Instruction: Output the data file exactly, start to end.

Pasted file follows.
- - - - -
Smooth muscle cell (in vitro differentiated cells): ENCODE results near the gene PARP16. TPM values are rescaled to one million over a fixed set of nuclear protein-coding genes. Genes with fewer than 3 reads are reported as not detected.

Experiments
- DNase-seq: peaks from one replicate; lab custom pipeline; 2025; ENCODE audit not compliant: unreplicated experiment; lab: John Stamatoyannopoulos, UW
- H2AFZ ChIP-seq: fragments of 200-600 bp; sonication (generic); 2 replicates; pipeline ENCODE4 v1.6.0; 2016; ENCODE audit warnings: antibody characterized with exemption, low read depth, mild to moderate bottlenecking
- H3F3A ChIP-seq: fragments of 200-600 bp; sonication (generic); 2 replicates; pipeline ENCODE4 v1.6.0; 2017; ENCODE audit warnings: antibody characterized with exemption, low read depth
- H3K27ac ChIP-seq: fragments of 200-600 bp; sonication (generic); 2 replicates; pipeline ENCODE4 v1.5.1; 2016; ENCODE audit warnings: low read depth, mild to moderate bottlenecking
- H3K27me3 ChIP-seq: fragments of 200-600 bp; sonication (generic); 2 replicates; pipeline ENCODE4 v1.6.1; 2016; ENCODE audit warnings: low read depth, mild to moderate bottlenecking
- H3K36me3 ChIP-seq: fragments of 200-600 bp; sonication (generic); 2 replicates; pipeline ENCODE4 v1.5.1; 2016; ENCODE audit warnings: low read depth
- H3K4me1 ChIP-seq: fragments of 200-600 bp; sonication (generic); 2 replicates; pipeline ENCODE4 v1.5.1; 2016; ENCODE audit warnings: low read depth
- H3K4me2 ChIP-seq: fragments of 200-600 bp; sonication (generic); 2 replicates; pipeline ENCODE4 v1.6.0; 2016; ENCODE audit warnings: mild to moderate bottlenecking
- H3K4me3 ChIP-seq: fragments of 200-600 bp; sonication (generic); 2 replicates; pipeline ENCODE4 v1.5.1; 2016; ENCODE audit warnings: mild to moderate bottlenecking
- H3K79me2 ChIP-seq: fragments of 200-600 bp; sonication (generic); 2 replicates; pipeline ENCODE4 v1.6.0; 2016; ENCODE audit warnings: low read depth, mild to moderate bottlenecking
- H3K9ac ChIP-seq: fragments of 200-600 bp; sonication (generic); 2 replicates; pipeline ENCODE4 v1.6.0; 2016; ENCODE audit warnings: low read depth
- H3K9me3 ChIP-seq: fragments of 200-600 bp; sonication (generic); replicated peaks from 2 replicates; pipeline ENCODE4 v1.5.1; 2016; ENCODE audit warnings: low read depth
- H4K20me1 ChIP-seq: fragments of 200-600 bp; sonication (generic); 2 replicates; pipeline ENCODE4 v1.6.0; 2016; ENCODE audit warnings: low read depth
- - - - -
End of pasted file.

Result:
Smooth muscle cell (in vitro differentiated cells): ENCODE results near the gene PARP16. TPM values are rescaled to one million over a fixed set of nuclear protein-coding genes. Genes with fewer than 3 reads are reported as not detected.

Experiments
- DNase-seq: peaks from one replicate; lab custom pipeline; 2025; ENCODE audit not compliant: unreplicated experiment; lab: John Stamatoyannopoulos, UW
- H2AFZ ChIP-seq: fragments of 200-600 bp; sonication (generic); 2 replicates; pipeline ENCODE4 v1.6.0; 2016; ENCODE audit warnings: antibody characterized with exemption, low read depth, mild to moderate bottlenecking
- H3F3A ChIP-seq: fragments of 200-600 bp; sonication (generic); 2 replicates; pipeline ENCODE4 v1.6.0; 2017; ENCODE audit warnings: antibody characterized with exemption, low read depth
- H3K27ac ChIP-seq: fragments of 200-600 bp; sonication (generic); 2 replicates; pipeline ENCODE4 v1.5.1; 2016; ENCODE audit warnings: low read depth, mild to moderate bottlenecking
- H3K27me3 ChIP-seq: fragments of 200-600 bp; sonication (generic); 2 replicates; pipeline ENCODE4 v1.6.1; 2016; ENCODE audit warnings: low read depth, mild to moderate bottlenecking
- H3K36me3 ChIP-seq: fragments of 200-600 bp; sonication (generic); 2 replicates; pipeline ENCODE4 v1.5.1; 2016; ENCODE audit warnings: low read depth
- H3K4me1 ChIP-seq: fragments of 200-600 bp; sonication (generic); 2 replicates; pipeline ENCODE4 v1.5.1; 2016; ENCODE audit warnings: low read depth
- H3K4me2 ChIP-seq: fragments of 200-600 bp; sonication (generic); 2 replicates; pipeline ENCODE4 v1.6.0; 2016; ENCODE audit warnings: mild to moderate bottlenecking
- H3K4me3 ChIP-seq: fragments of 200-600 bp; sonication (generic); 2 replicates; pipeline ENCODE4 v1.5.1; 2016; ENCODE audit warnings: mild to moderate bottlenecking
- H3K79me2 ChIP-seq: fragments of 200-600 bp; sonication (generic); 2 replicates; pipeline ENCODE4 v1.6.0; 2016; ENCODE audit warnings: low read depth, mild to moderate bottlenecking
- H3K9ac ChIP-seq: fragments of 200-600 bp; sonication (generic); 2 replicates; pipeline ENCODE4 v1.6.0; 2016; ENCODE audit warnings: low read depth
- H3K9me3 ChIP-seq: fragments of 200-600 bp; sonication (generic); replicated peaks from 2 replicates; pipeline ENCODE4 v1.5.1; 2016; ENCODE audit warnings: low read depth
- H4K20me1 ChIP-seq: fragments of 200-600 bp; sonication (generic); 2 replicates; pipeline ENCODE4 v1.6.0; 2016; ENCODE audit warnings: low read depth